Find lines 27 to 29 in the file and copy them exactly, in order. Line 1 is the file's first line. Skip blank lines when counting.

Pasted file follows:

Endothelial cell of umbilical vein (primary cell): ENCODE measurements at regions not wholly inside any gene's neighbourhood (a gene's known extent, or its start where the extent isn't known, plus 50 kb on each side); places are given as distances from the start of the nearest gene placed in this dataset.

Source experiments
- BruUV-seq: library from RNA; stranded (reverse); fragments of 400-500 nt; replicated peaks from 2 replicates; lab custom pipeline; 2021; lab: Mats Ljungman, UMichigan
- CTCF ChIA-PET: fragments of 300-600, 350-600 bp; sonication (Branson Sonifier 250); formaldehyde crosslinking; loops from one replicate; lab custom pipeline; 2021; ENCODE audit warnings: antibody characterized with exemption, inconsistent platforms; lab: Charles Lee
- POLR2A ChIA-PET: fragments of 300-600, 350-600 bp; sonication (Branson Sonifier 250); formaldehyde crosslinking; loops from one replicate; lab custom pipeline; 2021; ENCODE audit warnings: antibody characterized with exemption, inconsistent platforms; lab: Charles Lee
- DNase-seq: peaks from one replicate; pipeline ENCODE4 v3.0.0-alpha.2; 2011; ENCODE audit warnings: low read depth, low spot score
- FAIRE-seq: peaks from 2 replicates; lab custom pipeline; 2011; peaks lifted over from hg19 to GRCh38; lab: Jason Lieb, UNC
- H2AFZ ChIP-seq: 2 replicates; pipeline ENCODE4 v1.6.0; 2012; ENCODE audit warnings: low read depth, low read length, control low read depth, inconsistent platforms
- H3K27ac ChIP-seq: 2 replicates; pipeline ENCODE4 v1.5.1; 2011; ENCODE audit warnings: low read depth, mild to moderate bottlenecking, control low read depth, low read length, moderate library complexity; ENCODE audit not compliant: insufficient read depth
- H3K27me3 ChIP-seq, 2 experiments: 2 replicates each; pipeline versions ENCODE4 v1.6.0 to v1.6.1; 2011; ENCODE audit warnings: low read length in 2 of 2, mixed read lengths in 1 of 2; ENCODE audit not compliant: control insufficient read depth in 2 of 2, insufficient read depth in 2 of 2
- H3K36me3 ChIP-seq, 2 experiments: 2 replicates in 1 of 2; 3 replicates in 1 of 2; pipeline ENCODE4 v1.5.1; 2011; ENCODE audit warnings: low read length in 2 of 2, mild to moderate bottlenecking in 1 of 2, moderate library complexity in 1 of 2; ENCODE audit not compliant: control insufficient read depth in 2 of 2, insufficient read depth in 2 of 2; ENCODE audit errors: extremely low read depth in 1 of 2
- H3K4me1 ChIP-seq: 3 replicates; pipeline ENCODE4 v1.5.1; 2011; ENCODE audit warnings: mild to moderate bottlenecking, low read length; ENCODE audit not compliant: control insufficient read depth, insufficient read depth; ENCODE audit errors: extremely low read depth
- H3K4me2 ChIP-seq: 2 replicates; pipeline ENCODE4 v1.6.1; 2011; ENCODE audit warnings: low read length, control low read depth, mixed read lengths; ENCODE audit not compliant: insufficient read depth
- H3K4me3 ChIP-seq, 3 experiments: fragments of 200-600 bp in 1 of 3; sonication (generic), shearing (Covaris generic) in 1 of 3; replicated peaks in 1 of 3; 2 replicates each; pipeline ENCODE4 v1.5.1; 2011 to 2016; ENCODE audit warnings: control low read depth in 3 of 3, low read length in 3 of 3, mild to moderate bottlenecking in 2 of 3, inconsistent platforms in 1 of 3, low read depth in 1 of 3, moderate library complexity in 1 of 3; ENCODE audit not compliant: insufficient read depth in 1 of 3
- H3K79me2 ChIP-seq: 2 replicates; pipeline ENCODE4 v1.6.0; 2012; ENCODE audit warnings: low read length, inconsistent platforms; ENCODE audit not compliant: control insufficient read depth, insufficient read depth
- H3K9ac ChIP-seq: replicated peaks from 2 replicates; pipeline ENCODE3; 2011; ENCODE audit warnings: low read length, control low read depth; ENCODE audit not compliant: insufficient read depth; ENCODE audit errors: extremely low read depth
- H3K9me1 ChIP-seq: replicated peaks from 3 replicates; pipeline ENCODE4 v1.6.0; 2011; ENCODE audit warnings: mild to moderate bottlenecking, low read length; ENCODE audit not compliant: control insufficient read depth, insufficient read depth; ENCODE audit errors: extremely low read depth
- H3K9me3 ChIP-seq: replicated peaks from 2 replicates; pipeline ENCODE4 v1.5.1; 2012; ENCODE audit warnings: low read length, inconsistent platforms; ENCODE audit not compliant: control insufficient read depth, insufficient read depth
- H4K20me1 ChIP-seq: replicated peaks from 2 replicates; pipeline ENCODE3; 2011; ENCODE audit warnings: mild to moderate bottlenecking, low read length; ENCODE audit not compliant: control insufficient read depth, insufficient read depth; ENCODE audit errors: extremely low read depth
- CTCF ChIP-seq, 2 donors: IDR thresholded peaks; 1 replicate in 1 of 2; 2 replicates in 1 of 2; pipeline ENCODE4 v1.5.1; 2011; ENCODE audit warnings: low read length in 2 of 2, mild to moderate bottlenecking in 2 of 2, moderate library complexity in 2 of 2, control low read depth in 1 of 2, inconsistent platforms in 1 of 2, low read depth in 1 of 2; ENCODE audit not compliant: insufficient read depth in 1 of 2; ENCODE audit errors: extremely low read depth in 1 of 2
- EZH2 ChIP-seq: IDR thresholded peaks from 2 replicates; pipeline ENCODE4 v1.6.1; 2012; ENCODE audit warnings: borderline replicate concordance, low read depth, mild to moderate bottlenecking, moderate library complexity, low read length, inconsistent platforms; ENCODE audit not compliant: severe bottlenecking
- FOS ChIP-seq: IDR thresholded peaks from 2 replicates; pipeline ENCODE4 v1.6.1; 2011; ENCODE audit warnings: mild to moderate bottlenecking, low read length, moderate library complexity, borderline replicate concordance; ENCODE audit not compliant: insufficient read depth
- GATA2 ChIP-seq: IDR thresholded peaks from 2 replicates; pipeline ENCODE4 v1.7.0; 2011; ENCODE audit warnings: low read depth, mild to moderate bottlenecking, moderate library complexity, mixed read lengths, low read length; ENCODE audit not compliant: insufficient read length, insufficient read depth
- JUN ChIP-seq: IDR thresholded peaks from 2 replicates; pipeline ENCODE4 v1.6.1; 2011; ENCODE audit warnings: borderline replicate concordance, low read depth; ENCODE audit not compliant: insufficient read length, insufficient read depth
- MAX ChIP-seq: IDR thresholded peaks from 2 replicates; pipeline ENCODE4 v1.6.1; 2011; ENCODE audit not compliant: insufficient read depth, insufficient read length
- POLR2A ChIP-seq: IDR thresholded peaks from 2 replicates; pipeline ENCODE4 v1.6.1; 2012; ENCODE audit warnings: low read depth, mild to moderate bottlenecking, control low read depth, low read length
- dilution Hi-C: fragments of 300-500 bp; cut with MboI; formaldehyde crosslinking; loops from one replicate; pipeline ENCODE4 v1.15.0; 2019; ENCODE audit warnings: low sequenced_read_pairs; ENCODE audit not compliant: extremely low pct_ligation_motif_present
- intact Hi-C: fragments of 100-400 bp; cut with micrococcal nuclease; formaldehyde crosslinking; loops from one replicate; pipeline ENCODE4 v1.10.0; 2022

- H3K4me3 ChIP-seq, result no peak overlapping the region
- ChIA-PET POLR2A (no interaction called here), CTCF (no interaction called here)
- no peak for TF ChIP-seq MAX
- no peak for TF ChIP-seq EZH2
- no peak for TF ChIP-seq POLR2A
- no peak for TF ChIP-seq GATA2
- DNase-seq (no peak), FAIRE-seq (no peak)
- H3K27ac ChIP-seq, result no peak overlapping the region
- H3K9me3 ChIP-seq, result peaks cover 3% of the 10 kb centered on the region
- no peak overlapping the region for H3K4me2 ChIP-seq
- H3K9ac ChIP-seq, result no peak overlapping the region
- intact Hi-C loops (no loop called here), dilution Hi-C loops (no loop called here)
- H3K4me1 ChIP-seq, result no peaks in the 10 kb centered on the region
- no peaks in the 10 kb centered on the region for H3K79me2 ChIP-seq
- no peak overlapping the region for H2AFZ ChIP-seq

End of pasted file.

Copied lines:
- dilution Hi-C: fragments of 300-500 bp; cut with MboI; formaldehyde crosslinking; loops from one replicate; pipeline ENCODE4 v1.15.0; 2019; ENCODE audit warnings: low sequenced_read_pairs; ENCODE audit not compliant: extremely low pct_ligation_motif_present
- intact Hi-C: fragments of 100-400 bp; cut with micrococcal nuclease; formaldehyde crosslinking; loops from one replicate; pipeline ENCODE4 v1.10.0; 2022

- H3K4me3 ChIP-seq, result no peak overlapping the region